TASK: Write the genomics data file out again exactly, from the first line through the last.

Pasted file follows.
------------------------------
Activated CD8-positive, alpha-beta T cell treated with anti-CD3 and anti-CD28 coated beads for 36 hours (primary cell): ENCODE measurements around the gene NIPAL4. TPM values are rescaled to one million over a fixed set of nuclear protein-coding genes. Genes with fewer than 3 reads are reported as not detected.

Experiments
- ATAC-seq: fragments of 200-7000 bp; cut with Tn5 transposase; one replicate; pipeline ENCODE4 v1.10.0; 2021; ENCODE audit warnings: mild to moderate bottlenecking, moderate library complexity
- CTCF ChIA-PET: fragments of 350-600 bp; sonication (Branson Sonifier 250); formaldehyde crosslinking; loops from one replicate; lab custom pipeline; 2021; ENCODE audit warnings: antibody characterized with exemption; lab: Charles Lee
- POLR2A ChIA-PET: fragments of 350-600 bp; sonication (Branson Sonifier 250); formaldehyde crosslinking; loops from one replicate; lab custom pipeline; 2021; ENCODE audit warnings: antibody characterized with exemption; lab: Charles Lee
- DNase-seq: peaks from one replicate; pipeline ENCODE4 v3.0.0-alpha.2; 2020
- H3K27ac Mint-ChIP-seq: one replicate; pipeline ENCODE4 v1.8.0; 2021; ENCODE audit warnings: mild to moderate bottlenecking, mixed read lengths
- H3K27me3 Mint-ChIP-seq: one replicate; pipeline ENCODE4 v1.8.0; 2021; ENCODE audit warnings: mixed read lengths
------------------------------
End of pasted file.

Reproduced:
Activated CD8-positive, alpha-beta T cell treated with anti-CD3 and anti-CD28 coated beads for 36 hours (primary cell): ENCODE measurements around the gene NIPAL4. TPM values are rescaled to one million over a fixed set of nuclear protein-coding genes. Genes with fewer than 3 reads are reported as not detected.

Experiments
- ATAC-seq: fragments of 200-7000 bp; cut with Tn5 transposase; one replicate; pipeline ENCODE4 v1.10.0; 2021; ENCODE audit warnings: mild to moderate bottlenecking, moderate library complexity
- CTCF ChIA-PET: fragments of 350-600 bp; sonication (Branson Sonifier 250); formaldehyde crosslinking; loops from one replicate; lab custom pipeline; 2021; ENCODE audit warnings: antibody characterized with exemption; lab: Charles Lee
- POLR2A ChIA-PET: fragments of 350-600 bp; sonication (Branson Sonifier 250); formaldehyde crosslinking; loops from one replicate; lab custom pipeline; 2021; ENCODE audit warnings: antibody characterized with exemption; lab: Charles Lee
- DNase-seq: peaks from one replicate; pipeline ENCODE4 v3.0.0-alpha.2; 2020
- H3K27ac Mint-ChIP-seq: one replicate; pipeline ENCODE4 v1.8.0; 2021; ENCODE audit warnings: mild to moderate bottlenecking, mixed read lengths
- H3K27me3 Mint-ChIP-seq: one replicate; pipeline ENCODE4 v1.8.0; 2021; ENCODE audit warnings: mixed read lengths